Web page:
when they learnt we were unwed.
C’est la mode! they supposed,
blessing our unborn children

asleep in the abandoned college
where the mayor of the village,
a Communist called Bruno
begrudged us free electric.
I quoted Lenin’s famous maxim
and he drove us to Beziers

one Saturday afternoon;
me in my yellow kerchief,
polka-dot shirt and fedora hat;
you in your thin peasant dress.
We bet who’d receive the finest
proposals and opted for a sauna
with the young Catalans.

Oh, Jesus, you would whisper
in your soft Northern tongue
as we bit into vendange tardive.
You clawed and kissed the icon
at your neck before we burst
into Rabelaisian giggles.

Did you smile – just a little –
as you thought of the fruit
being lifted by those
with dishonest intentions?




Ray Miller – he’s somewhere between T.S.Eliot and George Formby when he’d like to be between Althia and Donna.


Gooseberry – by Ceinwen Haydon


You. Pale green orb, cream-licked,
sprout pubic down of youth,
moonballs flipped from Mars’ sky.
Will you, your bushy branches part
and –
seeing how I pant
hold back your spelky thorns?
Or will stiletto thrusts penetrate
my flesh, draw scarlet wine
from secret folds?

I had a bobble-popper necklace, as a girl,
It shared your hue and glittered
As I sucked each hard blob
whilst writing homework.
I tried not to bite, and yet my teeth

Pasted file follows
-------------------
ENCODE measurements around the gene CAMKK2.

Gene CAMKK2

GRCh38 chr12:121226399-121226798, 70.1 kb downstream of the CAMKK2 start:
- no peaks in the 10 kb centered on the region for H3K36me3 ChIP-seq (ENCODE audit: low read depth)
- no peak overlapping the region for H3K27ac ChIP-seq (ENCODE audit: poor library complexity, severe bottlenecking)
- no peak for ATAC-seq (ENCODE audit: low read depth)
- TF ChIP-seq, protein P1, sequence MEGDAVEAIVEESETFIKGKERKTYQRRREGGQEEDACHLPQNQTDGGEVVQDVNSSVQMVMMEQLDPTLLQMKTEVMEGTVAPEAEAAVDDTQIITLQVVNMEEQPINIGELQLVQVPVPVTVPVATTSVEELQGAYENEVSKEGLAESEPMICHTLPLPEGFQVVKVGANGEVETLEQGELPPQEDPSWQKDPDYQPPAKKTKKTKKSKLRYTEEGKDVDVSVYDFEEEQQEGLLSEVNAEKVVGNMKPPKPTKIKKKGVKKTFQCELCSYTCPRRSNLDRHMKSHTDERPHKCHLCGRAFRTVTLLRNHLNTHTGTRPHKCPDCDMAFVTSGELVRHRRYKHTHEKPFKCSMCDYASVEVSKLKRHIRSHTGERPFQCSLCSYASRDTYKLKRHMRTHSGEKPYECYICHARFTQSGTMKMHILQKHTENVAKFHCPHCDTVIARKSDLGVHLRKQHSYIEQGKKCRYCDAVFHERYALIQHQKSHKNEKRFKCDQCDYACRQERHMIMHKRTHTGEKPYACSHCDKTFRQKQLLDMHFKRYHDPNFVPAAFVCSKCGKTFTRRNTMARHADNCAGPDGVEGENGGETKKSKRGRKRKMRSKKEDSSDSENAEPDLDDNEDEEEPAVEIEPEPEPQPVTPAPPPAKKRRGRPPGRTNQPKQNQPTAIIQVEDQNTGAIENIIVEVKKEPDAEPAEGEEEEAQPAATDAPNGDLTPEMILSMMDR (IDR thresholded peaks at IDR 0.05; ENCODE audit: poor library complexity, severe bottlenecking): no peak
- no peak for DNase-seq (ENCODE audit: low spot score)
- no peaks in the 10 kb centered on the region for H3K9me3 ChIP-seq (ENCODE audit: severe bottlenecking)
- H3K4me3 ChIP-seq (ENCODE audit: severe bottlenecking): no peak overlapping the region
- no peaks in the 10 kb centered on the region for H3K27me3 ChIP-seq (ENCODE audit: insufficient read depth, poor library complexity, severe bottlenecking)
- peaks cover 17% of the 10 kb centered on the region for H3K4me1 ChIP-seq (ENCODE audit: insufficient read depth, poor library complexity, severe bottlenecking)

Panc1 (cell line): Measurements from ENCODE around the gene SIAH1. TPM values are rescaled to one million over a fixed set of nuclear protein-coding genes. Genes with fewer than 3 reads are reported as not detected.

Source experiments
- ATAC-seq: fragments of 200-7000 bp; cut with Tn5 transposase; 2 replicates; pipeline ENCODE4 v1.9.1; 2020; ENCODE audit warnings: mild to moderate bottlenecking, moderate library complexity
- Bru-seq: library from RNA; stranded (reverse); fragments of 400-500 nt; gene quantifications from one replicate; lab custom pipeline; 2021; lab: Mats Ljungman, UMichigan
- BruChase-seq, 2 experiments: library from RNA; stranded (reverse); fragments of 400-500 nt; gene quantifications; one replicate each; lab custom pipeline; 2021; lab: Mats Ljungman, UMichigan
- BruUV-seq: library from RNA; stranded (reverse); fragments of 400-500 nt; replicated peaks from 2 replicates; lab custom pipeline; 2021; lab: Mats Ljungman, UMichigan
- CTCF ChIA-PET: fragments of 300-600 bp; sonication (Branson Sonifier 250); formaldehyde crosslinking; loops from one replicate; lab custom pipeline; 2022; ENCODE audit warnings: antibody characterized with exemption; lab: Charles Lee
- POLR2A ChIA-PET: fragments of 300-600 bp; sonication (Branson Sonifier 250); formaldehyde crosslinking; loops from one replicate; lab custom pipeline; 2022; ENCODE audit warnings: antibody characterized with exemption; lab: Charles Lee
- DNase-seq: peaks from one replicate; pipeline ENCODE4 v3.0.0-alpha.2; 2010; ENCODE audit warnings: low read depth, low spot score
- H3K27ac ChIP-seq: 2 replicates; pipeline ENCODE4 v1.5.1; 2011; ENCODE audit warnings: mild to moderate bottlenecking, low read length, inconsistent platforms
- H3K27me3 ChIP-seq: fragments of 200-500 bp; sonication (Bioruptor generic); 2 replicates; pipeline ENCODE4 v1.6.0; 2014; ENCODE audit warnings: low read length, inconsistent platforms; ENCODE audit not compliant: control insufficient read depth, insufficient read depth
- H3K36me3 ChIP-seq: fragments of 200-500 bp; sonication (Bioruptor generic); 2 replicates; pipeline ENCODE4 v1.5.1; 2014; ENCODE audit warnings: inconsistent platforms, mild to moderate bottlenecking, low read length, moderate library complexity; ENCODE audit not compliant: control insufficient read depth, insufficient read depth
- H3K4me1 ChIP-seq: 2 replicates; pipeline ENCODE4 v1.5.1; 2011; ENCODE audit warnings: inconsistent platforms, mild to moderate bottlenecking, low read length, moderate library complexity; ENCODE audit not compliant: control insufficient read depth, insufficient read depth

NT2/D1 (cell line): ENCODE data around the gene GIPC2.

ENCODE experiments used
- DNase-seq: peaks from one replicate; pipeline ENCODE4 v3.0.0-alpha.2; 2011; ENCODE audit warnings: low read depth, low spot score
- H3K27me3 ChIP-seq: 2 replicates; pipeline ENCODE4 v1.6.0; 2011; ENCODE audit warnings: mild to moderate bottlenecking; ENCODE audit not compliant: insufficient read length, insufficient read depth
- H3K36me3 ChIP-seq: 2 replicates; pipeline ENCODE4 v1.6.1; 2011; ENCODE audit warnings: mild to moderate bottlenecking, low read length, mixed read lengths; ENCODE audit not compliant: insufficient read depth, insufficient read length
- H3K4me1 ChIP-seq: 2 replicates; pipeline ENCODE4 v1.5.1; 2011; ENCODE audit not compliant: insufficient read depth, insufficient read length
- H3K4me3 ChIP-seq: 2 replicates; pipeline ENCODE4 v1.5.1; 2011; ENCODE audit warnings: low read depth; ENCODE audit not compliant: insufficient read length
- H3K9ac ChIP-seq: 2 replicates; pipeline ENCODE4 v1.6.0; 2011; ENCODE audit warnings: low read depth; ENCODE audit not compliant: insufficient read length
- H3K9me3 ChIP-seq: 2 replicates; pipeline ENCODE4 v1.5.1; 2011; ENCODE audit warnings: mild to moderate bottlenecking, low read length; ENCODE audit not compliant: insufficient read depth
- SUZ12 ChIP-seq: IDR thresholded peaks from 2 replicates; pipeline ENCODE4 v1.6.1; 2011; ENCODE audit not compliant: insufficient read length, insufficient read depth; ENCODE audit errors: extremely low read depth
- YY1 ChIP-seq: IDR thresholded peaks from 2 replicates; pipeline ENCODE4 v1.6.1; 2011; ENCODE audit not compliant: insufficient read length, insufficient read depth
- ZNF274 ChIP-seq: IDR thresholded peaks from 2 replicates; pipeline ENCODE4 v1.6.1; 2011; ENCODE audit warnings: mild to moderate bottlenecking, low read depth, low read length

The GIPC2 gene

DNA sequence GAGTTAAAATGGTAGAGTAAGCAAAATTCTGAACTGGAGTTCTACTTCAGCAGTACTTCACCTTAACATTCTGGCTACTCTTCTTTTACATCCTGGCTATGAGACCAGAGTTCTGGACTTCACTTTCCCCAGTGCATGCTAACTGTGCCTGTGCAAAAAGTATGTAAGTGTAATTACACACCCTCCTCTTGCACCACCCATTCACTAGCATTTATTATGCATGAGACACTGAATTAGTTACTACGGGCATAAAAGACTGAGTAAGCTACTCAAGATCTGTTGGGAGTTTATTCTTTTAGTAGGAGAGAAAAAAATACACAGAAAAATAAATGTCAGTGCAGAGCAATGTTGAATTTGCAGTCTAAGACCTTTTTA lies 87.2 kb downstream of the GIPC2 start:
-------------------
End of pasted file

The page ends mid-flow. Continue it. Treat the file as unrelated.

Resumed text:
still left sharp-needled scars.
If I taste your juice fresh squeezed
I’ll fall to hell in tart-sweet sin.





Ceinwen lives in Newcastle upon Tyne and writes short (and not so short) stories and poetry. She has been published on curated internet sites and in print anthologies. She is currently studying for an MA in Creative Writing at Newcastle University. She believes everyone’s voice counts.

Winners! June Monthly Awards

All the shortlisted poems received a healthy number of votes, but the winning Readers’ Choice Poem is

The Theology of the Anderson Shelter – by Jean Atkin

The Editor’s Choice Poem for June was chosen by Jane Kite who said:

“Each of the poems revealed more and became more surprising as I read them over and again and attuned to their rhythms.  The winner, We don’t know what to do with the dead things by Louisa Campbell repelled me at first, not only for its subject matter but because I’m not keen on rhyming couplets. I kept coming back to it though, because of its unusual point of view and that it catches something I haven’t found before in a poem. Sonnet 917-589-9XXX by Drew Pisarra was a close second – a well constructed and sensitive poem